The National Speech & Debate Association (NSDA) is a nonpartisan, nonprofit educational honor society founded in 1925. It is the oldest, largest, and most recognized speech and debate association in the U.S., and their national tournaments are the largest in the world. By 2011, it had 120,000 student members; 3,500 coaches; and 1.4 million alumi.
NFL alumi are known for their prominence and influence in the U.S. A few names from the 1.4 million alumi are: Supreme Court Justices Sonia Sotomayor, Stephen Breyer, and Samuel Alito; media visionaries Oprah Winfrey and Ted Turner; actors Brad Pitt and Renee Zellweger; TV personalities Stephen Colbert and Tom Lennon; and Senators Richard Lugar, Russ Feingold, and William Frist.
The National Speech Tournament has been held continuously since 1931 (except during World War II). NFL encourages improvement of students by awarding NFL points and granting degrees for participating in contests. NFL points are highly respected and recognized by the U.S. universities, and the statistics show that NFL students are the top 5% of their classes, perform better in all standardized exams such as SAT, and have 22 – 30% higher chance of being accepted to the top notch universities in the U.S. Contests are held in the following areas:
- public forum debate
- policy debate
- value debate
- legislative debate
- U.S. topic extemporaneous speaking
- foreign topic extemporaneous speaking
- original oratory
- interpretation of dramatic literature
- interpretation of humorous literature
- duo interpretation
- impromptu speaking
- prose reading
- poetry reading
- expository speaking
Colleges care about “which” tournament you participated in. The reason why NSDA is such a big name in the U.S. has all to do with their amazingly long history of over 90 years and distinguished alumni.
NSDA (the U.S. National Speech & Debate Association) is a huge name recognition for U.S. college applications.
Here is a video link to help you understand about NSDA:
Your School Doesn’t Have to Win Nationals
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Forensics and College Admissions
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An Investigation into the Relationship Between Participation in Competitive Forensics and Standardized Test Scores
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Forensics Participation as Gifted and Talented Education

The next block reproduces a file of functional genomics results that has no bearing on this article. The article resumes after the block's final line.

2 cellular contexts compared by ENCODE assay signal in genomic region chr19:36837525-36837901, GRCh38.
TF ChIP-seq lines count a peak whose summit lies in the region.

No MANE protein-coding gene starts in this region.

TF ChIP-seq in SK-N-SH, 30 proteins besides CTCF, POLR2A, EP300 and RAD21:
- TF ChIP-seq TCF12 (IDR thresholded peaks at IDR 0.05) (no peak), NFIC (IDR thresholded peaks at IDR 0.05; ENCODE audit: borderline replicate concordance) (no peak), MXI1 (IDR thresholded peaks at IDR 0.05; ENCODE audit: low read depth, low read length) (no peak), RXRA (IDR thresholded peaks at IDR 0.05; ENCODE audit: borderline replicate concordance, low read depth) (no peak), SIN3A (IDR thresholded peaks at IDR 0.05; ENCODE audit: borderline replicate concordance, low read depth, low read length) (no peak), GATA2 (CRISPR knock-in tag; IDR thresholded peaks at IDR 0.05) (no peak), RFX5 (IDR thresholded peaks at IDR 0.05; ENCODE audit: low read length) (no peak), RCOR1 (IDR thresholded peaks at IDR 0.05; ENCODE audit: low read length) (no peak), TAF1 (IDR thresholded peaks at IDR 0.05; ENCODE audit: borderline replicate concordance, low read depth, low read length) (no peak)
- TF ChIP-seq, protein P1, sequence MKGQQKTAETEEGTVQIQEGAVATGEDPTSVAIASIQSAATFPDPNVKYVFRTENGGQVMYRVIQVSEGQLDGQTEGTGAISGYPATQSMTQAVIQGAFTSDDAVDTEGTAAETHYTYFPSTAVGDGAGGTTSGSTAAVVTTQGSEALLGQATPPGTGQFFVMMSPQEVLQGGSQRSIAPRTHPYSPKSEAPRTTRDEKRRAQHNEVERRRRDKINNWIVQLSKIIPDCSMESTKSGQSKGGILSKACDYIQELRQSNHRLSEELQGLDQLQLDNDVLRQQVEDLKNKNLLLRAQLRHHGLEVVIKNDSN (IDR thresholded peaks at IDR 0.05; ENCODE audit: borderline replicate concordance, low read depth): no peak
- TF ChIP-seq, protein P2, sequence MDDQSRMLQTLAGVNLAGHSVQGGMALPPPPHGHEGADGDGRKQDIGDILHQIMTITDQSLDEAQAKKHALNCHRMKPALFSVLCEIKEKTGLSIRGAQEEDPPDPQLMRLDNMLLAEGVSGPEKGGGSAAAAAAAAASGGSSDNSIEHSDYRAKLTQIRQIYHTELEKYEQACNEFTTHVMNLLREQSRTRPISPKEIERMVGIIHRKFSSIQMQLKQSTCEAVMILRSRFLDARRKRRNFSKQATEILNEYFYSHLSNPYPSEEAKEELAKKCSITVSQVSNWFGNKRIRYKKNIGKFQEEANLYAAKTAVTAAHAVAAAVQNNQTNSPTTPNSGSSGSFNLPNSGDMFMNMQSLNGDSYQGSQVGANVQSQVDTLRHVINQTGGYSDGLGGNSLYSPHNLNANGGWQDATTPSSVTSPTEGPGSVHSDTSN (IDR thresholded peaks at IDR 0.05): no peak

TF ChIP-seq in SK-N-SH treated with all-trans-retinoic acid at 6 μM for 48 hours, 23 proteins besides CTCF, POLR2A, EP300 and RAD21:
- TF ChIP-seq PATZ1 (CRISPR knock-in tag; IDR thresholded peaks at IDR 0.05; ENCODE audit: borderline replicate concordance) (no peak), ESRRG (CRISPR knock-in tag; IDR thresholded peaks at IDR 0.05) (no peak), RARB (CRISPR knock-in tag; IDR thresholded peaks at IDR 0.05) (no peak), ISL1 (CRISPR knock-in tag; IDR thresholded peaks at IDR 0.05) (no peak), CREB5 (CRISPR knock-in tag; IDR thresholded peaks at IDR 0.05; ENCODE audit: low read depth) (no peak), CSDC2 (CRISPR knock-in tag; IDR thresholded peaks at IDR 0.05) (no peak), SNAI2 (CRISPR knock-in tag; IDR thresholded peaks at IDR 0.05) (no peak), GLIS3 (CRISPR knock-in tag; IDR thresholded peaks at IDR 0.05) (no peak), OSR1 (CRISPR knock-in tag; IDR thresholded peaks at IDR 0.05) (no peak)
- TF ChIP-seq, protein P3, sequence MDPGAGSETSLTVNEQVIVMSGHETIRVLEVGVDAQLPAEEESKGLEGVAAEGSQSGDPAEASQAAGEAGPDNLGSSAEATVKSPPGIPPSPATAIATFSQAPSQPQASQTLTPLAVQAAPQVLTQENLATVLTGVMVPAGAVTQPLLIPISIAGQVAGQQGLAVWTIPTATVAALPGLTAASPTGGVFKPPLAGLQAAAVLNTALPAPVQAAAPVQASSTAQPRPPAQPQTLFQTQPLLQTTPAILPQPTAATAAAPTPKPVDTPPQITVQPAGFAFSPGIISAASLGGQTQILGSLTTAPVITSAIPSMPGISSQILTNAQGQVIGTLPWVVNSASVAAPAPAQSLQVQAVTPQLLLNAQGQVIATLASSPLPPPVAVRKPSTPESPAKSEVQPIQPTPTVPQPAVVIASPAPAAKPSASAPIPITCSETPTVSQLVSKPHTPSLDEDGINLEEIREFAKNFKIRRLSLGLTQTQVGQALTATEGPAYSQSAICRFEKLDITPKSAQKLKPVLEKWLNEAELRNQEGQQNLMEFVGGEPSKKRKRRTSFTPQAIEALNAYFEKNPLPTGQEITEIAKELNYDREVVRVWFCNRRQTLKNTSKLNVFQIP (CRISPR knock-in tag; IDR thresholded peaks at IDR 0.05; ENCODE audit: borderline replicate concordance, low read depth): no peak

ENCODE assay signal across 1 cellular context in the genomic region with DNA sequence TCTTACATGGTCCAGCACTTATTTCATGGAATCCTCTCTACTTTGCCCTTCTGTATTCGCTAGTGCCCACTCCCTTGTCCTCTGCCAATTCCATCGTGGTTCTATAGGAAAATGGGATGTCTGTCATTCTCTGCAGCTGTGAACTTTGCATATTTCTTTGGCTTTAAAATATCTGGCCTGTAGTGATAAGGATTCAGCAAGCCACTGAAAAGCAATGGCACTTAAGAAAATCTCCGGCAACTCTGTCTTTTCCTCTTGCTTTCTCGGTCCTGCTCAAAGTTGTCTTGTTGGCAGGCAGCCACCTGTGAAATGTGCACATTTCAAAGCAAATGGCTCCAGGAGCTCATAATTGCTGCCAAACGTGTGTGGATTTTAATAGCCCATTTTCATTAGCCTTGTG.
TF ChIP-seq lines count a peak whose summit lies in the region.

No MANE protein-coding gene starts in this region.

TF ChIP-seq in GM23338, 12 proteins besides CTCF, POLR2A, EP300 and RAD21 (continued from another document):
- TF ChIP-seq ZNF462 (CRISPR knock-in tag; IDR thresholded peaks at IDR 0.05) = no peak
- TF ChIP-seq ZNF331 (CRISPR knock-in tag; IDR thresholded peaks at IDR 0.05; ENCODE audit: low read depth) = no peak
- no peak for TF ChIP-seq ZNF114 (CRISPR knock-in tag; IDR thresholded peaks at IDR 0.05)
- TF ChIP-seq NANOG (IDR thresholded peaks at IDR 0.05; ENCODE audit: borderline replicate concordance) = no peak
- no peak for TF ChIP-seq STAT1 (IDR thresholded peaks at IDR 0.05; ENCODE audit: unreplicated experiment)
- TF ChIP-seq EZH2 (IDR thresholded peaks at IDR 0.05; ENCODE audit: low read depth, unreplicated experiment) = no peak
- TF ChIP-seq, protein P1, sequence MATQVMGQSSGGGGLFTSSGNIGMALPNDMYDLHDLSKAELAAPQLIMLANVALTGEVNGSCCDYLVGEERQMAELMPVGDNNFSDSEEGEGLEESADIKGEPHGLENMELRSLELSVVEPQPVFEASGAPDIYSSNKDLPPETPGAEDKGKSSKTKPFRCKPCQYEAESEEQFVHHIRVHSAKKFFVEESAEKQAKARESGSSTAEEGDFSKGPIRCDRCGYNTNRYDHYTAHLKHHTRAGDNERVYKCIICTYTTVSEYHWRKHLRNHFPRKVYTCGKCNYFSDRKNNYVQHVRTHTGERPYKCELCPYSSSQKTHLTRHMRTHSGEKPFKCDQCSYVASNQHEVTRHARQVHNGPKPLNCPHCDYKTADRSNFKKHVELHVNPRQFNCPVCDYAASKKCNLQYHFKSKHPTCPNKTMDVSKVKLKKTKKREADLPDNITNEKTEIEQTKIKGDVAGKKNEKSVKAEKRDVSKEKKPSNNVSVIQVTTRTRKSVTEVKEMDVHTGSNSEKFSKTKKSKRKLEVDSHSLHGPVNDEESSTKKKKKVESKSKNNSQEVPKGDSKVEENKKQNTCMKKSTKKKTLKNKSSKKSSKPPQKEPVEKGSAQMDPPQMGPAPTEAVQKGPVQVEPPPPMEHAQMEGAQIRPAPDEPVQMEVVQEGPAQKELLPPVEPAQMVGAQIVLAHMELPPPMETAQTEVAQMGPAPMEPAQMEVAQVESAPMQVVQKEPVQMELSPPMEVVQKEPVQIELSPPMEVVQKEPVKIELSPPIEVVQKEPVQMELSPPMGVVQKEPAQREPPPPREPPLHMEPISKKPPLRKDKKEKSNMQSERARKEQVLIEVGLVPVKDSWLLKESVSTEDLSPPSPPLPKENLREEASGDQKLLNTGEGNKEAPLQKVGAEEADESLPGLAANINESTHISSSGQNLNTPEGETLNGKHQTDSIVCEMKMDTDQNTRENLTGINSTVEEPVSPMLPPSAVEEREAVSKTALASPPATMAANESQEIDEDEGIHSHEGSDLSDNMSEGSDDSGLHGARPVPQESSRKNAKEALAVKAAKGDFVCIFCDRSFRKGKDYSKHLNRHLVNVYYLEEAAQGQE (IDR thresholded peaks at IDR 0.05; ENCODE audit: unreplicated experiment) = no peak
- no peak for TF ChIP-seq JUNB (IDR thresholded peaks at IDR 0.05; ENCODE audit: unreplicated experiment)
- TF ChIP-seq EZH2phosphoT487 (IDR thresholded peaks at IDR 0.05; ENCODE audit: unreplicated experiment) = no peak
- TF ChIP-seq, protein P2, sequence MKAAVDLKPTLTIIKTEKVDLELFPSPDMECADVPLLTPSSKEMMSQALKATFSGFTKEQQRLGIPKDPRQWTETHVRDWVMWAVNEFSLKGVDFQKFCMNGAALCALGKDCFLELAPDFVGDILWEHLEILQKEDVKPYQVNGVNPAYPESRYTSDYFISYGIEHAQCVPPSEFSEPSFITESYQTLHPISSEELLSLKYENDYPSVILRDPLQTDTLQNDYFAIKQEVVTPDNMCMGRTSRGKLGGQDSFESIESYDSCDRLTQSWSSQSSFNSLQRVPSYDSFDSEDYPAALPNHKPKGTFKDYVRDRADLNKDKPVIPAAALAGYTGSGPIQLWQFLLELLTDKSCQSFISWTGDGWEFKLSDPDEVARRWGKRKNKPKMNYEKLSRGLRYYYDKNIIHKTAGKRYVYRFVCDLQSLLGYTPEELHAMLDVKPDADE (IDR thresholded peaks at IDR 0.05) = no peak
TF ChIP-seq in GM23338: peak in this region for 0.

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Assigned Advocacy, Argumentation, and Debate in High School Classrooms
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A Better Investment Not Found on Wall Street
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Your Community Doesn’t Have to Win Nationals
- Billman, J. (2008). They don’t have to win nationals: The benefits of forensics to parents, communities, and society. Rostrum, 82(9), 97-99.
You Don’t Have to Win Nationals
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Powerful Preparation in the NJFL
- Billman, J. (2009). Powerful Preparation in the NJFL. NJFL Newsletter, 1(3), n.p.
The benefits of debate for school administrators and board members
- Letter in support of NFL speech and debate by Executive Director J. Scott Wunn.
- Wunn, J.S. (2012). Advocacy Letter. National Forensic League: Ripon, WI.
- Letter in support of NFL speech and debate by President William W. Tate, Jr.
- Tate, W. W. (2012). Advocacy Letter. National Forensic League: Ripon, WI.
- Letter in support of NFL speech and debate by Vice President Don Crabtree.
- Crabtree, D. (2012). Advocacy Letter. National Forensic League: Ripon, WI.
Forensics Can Change Lives
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Scholastic Benefits of Speech and Debate Activities
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Advocating Debate and Speech (Forensic) Education
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Forensics: Enhancing Civic Literacy and Democracy
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Making the Case for Forensics
- Minch, K. (2006). The Value of Speech, Debate, and Theatre Activities: Making the Case for Forensics. Indianapolis, IN: National Federation of State High School Associations.
Find Your Voice
- National Forensic League. (2012). Find Your Voice. Ripon, WI: Author.
Giving Youth a Voice: The National Forensic League
- National Forensic League. (2010). Giving Youth A Voice. Ripon, WI: Author.
In Defense of Competitive Speech
- Crawford, Rob. (2003). In Defense of Competitive Speech. Rostrum, 78(3), 19-21.